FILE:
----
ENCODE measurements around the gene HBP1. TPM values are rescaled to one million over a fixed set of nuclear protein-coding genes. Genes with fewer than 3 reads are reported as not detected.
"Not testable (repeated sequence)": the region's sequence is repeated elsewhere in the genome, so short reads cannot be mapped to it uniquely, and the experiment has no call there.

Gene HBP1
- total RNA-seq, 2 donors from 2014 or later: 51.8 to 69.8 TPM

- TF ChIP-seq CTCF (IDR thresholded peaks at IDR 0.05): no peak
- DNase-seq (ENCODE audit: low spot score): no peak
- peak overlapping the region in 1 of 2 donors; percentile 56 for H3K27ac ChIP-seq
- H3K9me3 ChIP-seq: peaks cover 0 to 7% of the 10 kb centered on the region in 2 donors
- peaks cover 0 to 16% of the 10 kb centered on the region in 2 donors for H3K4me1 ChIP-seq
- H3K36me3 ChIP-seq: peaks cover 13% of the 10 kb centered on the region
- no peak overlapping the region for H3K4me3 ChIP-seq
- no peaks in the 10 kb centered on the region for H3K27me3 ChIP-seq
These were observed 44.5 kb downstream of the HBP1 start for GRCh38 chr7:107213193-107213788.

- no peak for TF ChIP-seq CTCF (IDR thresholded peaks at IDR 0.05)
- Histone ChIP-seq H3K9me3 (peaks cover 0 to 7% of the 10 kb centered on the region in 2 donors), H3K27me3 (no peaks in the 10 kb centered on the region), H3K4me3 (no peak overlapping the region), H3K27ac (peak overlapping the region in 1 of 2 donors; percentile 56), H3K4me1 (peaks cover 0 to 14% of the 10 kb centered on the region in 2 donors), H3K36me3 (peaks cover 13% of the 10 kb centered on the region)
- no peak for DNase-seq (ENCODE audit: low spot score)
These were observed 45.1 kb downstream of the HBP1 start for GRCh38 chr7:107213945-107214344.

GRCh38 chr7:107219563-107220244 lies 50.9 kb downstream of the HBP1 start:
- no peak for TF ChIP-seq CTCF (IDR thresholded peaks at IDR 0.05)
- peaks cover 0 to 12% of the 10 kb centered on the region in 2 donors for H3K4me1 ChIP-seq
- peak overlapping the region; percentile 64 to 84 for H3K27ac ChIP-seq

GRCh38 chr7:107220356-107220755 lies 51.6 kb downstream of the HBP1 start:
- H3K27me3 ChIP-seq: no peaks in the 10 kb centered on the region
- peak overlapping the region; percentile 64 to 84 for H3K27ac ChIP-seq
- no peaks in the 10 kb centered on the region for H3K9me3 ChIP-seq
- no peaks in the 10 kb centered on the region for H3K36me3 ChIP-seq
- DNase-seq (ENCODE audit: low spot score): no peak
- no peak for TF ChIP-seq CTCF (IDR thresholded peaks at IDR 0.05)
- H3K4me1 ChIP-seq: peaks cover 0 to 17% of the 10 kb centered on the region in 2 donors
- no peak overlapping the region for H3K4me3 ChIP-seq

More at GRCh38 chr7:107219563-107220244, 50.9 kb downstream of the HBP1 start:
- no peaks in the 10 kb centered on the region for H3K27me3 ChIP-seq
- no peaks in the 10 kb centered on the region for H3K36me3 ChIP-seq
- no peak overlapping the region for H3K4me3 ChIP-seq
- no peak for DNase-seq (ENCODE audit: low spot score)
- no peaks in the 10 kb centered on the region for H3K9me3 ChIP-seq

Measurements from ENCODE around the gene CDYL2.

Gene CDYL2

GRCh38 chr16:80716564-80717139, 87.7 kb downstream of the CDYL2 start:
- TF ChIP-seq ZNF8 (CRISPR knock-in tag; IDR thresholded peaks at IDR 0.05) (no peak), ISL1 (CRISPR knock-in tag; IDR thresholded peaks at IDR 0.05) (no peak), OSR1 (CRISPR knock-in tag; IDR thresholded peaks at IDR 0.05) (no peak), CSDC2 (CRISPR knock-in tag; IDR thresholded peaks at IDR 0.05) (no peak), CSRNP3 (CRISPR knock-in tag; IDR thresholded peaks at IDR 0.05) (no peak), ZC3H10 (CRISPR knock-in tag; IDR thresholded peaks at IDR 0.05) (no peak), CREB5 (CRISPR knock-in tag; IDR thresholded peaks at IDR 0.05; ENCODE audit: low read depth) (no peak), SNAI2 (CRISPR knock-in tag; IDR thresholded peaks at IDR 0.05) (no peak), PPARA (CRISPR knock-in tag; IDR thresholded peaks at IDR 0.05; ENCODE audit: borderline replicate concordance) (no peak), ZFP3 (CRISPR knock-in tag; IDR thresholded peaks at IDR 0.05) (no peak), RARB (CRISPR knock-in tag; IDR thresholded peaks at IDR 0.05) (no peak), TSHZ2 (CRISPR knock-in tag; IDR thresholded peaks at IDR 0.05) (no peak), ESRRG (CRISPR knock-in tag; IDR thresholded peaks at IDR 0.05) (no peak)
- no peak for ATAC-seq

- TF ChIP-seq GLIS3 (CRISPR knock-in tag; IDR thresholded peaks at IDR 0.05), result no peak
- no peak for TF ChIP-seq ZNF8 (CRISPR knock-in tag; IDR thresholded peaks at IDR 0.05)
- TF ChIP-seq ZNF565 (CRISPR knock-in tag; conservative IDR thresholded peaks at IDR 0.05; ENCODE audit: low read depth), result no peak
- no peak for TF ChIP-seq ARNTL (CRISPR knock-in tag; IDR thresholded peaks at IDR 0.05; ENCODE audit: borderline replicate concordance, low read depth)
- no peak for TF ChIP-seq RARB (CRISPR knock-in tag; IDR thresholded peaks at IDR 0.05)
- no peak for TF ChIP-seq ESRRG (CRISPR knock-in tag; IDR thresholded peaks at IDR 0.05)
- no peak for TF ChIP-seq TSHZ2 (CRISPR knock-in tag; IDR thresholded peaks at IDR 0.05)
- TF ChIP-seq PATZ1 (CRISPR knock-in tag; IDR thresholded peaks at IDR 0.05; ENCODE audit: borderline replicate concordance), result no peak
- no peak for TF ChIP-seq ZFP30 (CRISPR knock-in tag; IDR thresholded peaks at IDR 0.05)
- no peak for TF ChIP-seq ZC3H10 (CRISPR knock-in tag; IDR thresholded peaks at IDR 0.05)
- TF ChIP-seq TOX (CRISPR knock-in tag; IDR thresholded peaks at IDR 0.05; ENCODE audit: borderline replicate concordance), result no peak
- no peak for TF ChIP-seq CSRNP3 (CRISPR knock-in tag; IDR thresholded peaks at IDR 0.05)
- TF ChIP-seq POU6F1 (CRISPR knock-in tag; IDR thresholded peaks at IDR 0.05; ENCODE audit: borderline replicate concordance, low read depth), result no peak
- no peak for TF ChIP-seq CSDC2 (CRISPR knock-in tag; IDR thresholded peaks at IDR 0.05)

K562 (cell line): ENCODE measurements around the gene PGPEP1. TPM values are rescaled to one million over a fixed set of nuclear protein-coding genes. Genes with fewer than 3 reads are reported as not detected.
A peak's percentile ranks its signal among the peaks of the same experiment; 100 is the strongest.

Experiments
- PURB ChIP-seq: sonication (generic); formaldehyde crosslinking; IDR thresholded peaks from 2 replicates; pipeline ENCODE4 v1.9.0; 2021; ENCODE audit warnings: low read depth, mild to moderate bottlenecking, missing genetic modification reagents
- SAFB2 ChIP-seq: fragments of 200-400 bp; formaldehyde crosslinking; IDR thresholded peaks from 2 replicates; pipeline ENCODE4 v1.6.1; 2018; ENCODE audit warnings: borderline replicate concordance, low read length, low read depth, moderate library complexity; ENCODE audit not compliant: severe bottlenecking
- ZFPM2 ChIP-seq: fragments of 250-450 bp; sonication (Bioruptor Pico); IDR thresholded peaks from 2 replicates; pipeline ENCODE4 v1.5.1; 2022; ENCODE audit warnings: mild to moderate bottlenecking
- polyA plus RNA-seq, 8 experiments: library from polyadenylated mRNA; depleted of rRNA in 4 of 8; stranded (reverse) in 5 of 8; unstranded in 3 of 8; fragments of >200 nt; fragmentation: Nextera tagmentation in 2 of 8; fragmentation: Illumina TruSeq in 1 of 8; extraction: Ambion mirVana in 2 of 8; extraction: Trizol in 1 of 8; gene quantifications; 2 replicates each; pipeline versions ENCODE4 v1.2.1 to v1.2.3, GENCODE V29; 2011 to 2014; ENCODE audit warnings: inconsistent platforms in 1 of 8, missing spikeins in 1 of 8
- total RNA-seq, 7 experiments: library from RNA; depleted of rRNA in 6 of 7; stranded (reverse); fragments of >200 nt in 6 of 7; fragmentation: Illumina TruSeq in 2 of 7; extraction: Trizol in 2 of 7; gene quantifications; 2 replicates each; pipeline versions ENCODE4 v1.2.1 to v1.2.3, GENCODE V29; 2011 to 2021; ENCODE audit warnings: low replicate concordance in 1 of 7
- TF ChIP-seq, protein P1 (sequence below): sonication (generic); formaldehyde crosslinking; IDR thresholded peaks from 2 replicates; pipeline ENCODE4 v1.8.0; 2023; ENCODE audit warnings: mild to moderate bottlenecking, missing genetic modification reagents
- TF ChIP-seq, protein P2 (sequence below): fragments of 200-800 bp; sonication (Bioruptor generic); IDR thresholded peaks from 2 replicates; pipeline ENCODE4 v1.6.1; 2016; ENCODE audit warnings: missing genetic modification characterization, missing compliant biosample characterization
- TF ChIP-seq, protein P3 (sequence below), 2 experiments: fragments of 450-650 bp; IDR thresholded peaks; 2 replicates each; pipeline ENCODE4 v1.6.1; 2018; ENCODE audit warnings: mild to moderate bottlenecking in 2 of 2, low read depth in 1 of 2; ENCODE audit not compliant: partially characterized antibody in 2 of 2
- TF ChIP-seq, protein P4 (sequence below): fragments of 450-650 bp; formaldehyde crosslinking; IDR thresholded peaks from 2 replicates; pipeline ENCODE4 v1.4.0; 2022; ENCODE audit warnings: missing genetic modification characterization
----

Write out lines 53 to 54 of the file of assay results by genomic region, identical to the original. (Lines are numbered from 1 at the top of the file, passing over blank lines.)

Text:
- no peak for TF ChIP-seq CSRNP3 (CRISPR knock-in tag; IDR thresholded peaks at IDR 0.05)
- TF ChIP-seq POU6F1 (CRISPR knock-in tag; IDR thresholded peaks at IDR 0.05; ENCODE audit: borderline replicate concordance, low read depth), result no peak